In vivo knee biomechanics and implications for total knee arthroplasty implant design
Author(s)Mangudi Varadarajan, Kartik, 1981-
Massachusetts Institute of Technology. Dept. of Mechanical Engineering.
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The overall objective of this thesis was to determine the limitations of contemporary Total Knee Arthroplasty (TKA) and to identify areas for future improvements. In line with this objective, the first goal was to quantify the ability of current TKA systems to restore normal knee kinematics and anatomy. Recently, proposals for gender specific TKA have generated much controversy, with little scientific information being available to support or refute the need for such implants. Therefore, a second goal of this thesis was to investigate similarities and differences between male and female knee kinematics and anatomy, to determine if significant benefits can be obtained by incorporating gender specific variations into TKA designs. With regards to the first objective, significant differences were noted between the trochlear groove geometry of standard TKA implant and the normal knee, which could lead to non-physiologic patellar tracking post-TKA. Additionally, following TKA the knee joints were overstuffed in flexion, which may in part be responsible for limited post-operative range of knee flexion. Finally, standard TKA did not restore the kinematics of osteoarthritic knees towards normal, and normal kinematics patterns such as posterior femoral translation and internal tibial rotation were substantially reduced after TKA. With regards to gender differences, majority of the tibiofemoral and all patellofemoral kinematic parameters were similar between male and female knees. However, females had more externally rotated tibia in early flexion and greater range of tibial rotation. This difference was also associated with a more medially oriented patellar tendon in the coronal plane and more externally twisted patellar tendon in the transverse plane, in females. Regarding knee anatomy, the only gender difference was the narrower width of the femoral sulcus and lateral femoral condyle in females. Thus, compared to differences between current TKA and the average normal knee, these gender differences were relatively subtle. Therefore, the focus for future TKA designs should be restoring the average normal knee biomechanics. Additionally, a greater range of implant sizes may be desirable to accommodate morphological variations in the widths of male and female knees.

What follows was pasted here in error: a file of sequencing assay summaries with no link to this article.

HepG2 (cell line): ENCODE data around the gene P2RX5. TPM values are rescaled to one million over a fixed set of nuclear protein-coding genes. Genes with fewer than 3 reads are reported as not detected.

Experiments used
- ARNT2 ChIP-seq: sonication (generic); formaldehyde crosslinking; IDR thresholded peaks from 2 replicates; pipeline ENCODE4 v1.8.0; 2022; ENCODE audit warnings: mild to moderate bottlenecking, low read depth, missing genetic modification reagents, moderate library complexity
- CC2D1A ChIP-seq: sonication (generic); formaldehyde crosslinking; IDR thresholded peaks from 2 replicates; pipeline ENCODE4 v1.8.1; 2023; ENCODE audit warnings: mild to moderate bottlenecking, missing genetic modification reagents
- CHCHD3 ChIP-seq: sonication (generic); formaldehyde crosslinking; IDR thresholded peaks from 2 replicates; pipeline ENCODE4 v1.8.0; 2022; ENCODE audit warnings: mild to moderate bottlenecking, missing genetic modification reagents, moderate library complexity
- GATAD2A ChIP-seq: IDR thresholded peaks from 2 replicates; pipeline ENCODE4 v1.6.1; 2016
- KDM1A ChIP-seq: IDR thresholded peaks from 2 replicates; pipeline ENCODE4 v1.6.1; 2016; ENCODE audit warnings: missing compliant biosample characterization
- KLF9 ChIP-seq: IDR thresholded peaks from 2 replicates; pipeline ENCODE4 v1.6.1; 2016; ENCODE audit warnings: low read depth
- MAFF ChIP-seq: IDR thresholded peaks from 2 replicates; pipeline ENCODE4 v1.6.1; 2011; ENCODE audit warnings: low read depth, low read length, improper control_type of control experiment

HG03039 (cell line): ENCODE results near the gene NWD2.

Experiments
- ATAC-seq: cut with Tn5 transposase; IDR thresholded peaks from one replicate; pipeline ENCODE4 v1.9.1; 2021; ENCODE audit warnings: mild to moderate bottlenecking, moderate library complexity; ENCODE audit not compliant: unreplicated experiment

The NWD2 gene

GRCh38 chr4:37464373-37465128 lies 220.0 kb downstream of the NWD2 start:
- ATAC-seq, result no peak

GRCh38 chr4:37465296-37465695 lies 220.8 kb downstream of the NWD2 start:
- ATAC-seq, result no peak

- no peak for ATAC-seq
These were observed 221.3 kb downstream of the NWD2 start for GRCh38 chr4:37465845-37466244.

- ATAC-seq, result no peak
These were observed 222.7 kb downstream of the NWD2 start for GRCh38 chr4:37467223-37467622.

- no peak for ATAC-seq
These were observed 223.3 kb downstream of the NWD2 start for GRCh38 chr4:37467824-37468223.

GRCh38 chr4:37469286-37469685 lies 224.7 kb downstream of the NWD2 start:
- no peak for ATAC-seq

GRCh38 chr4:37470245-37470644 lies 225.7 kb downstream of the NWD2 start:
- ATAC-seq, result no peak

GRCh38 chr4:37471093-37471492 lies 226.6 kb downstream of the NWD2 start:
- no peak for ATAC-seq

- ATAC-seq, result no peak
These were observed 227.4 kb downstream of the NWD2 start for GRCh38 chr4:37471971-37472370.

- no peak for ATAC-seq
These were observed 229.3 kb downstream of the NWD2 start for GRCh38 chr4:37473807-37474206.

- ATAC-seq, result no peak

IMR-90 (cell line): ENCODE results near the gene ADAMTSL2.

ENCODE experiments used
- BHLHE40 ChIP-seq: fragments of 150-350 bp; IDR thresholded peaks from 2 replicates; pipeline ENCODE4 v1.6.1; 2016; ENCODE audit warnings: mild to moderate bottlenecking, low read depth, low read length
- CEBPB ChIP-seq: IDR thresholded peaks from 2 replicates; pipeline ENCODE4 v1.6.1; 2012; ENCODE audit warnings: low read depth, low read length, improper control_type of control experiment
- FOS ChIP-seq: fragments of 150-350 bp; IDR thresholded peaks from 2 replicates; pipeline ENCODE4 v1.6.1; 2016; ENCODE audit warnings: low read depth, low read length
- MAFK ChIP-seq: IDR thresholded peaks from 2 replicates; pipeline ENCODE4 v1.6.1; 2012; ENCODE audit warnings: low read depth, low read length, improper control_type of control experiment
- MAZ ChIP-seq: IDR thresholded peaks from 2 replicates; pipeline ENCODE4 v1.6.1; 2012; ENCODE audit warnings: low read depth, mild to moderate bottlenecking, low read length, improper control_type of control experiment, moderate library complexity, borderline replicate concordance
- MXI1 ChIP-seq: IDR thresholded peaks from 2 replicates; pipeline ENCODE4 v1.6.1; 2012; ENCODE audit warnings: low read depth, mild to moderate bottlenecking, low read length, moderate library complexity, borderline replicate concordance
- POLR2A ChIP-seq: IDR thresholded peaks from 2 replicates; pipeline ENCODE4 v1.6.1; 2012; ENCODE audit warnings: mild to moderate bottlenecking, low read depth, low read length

Thesis (Ph. D.)--Massachusetts Institute of Technology, Dept. of Mechanical Engineering, 2010.Cataloged from PDF version of thesis.Includes bibliographical references.
DepartmentMassachusetts Institute of Technology. Department of Mechanical Engineering
Massachusetts Institute of Technology